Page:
You may have noticed that I've kind of stopped going out to eat.
You see, I've fallen in love with my little Sunday morning ritual. Wake up at 8:00, make coffee, fry an egg. Check the Post. Grab my canvas tote bag, and then stroll the five blocks down to the north side of Dupont Circle to do my shopping for the week at my lively, friendly and colorful farmers' market.
My grandparents, who live in Oregon and grow nearly all their own produce, were surprised to hear that DC even has a farmers' market. In fact, there are a whole bunch of them to choose from, to suit your schedule and neighborhood. They had an idea that DC was a cruel concrete jungle, when in fact, just a short distance out in Virginia, Maryland and Pennsylvania there are sustainable and organic farms aplenty. They come into the District to sell their bounty and everything looks, smells and tastes so good, I may never go out to eat again.
There is the stand where I buy my basil, which is so fragrant that you can smell it from two feet away. The guys at the stand are used to seeing me there, and we chat about what I made in the last week with their basil (ice cream), their garlic scapes (pesto), their escarole (this salad). When I told them about the incredible basil ice cream I'd churned, they told me that if I bring them some in the future, they will barter with me for more fresh herbs.
There is the stand that sells the freshest, juiciest and brightest red tomatoes, still on the vine, and we chat about pickling techniques.
There is the stand where I buy any kind of salad greens imaginable -- arugula, spinach, a mescalin mix with brightly colored edible flowers sprinkled throughout. They sell dark red beets as big as your fist, and spearmint that makes the most extraordinary mint chip ice cream (buy this book. Do it now). They also sell four colors of radish -- red, purple, pink, and a half red-half white variety --which, along with the fresh local feta from the cheese stand, prompted me to eat this salad for an entire week earlier in the season. (I adore Molly's simple, seasonal recipes over at Orangette, if you couldn't already tell).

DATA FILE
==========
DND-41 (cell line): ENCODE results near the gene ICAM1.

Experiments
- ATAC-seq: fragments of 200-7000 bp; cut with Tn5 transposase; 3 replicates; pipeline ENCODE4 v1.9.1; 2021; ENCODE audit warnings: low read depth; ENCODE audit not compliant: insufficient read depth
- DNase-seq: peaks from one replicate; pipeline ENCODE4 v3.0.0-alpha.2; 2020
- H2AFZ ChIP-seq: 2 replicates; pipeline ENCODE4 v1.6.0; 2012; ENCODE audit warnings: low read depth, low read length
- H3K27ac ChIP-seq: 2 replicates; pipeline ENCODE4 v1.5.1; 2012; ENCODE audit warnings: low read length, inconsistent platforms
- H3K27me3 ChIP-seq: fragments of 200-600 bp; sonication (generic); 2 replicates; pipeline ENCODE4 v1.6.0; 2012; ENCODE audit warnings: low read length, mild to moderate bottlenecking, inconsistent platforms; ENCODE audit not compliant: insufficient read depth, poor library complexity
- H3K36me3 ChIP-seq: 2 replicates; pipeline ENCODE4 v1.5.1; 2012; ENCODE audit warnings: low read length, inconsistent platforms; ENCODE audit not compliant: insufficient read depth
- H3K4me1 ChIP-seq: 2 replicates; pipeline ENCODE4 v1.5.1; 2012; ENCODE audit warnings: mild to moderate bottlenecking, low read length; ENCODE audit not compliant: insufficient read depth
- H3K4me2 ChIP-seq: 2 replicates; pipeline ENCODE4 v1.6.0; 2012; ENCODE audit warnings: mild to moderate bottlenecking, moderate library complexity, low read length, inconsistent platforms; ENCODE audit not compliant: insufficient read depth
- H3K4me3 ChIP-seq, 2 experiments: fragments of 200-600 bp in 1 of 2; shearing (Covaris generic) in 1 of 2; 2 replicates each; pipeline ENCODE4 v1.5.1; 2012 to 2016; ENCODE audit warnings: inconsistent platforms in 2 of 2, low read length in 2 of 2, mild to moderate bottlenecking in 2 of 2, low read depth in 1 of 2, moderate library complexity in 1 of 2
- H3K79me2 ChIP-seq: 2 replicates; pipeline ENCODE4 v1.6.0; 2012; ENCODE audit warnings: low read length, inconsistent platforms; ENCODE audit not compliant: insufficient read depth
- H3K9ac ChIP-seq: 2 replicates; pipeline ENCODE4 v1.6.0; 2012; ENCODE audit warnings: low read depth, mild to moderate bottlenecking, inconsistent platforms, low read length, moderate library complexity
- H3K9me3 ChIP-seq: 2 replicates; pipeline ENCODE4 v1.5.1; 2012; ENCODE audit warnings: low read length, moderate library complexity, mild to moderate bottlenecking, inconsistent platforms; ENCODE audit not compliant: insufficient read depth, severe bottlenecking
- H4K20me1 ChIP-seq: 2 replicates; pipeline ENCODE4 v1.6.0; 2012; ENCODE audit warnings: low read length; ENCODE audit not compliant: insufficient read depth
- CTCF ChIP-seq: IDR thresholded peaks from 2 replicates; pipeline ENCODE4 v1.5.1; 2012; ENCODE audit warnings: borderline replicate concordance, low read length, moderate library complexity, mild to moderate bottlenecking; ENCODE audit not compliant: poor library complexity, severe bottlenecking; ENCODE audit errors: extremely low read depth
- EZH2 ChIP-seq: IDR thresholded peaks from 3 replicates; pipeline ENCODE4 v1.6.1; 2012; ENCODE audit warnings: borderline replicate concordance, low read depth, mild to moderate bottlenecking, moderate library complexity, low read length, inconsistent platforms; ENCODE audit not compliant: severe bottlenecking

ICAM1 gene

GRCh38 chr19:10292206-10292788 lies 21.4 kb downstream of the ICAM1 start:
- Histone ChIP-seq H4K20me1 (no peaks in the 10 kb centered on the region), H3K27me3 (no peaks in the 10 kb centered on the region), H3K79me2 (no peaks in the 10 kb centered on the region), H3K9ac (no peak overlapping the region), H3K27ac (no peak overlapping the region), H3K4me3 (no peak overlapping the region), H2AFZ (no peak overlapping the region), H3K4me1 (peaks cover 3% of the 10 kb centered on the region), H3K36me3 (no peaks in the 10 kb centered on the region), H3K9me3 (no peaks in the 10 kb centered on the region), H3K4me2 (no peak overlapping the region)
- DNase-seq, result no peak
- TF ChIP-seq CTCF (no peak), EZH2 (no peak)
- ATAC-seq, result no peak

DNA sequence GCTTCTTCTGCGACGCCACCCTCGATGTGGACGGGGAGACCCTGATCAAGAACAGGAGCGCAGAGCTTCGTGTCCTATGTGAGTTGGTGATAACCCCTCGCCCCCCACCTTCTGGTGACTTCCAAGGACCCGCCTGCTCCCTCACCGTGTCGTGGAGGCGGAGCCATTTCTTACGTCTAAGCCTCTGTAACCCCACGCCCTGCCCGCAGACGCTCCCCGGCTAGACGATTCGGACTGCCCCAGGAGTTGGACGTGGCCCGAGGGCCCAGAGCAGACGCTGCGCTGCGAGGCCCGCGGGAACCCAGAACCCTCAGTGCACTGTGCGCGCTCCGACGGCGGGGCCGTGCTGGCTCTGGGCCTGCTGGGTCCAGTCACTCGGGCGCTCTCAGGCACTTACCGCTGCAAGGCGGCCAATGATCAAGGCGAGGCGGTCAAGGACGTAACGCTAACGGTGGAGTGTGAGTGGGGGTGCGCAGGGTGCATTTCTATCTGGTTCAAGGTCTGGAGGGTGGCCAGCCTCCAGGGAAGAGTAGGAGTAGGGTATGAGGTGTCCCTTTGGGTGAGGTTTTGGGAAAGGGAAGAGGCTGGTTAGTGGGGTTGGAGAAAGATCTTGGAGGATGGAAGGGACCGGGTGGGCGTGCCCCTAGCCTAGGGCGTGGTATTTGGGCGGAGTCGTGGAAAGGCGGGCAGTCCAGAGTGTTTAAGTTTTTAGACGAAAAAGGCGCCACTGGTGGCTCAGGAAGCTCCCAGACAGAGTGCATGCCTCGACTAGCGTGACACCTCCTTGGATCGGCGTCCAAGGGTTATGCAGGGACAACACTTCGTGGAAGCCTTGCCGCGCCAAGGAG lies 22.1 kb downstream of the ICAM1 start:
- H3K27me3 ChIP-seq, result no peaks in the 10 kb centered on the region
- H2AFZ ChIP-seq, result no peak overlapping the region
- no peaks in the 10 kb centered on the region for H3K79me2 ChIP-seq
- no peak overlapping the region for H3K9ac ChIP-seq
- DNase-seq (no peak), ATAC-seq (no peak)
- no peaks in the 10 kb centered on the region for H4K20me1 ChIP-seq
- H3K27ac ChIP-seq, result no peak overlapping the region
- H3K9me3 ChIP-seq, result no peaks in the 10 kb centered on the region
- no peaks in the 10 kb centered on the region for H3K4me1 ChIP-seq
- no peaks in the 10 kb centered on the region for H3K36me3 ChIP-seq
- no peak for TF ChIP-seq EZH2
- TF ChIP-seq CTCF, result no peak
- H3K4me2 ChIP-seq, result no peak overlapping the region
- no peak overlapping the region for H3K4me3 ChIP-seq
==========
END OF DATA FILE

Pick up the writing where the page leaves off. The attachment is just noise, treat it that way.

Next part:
The women all speak French at the stand that sells croissants and fresh baguettes, and there is another bread stand that sells a variety of whole grain breads, with flax seeds or sunflower seeds, walnuts or olives, whole wheat country boules. I am partial to the flax seed loaf, which is a little sour and full of flax, sunflower and poppy seeds.
There is fresh dairy and local meats. Your choice of lamb, pork, beef or chickens, all raised organically and sustainably. The Boyfriend and I feasted on sweet Italian sausages one week, with a side of organic broccoli. There is a seafood stand selling live soft shell crabs, and last week there was a live eel for sale, named "Buddy." The sign said he bites. (I passed on the eel.)
The hot item the past couple weeks have been the local cherries, which I buy and then can't help but start eating on my walk home, spitting the pits out in the gutter on Q Street. And then there is the ritual of coming home, putting everything away, perusing cookbooks for recipes to make during the week to use whatever strange or familiar vegetables I've brought back. Preparing an ice cream base if I've bought something sweet. Readying the jars if I plan on doing any canning. And making a big farmers' market salad with whatever I bought that day, eating food that was growing in the ground only a few hours before.
So that's where the restaurant reviews have disappeared to. Can you blame me?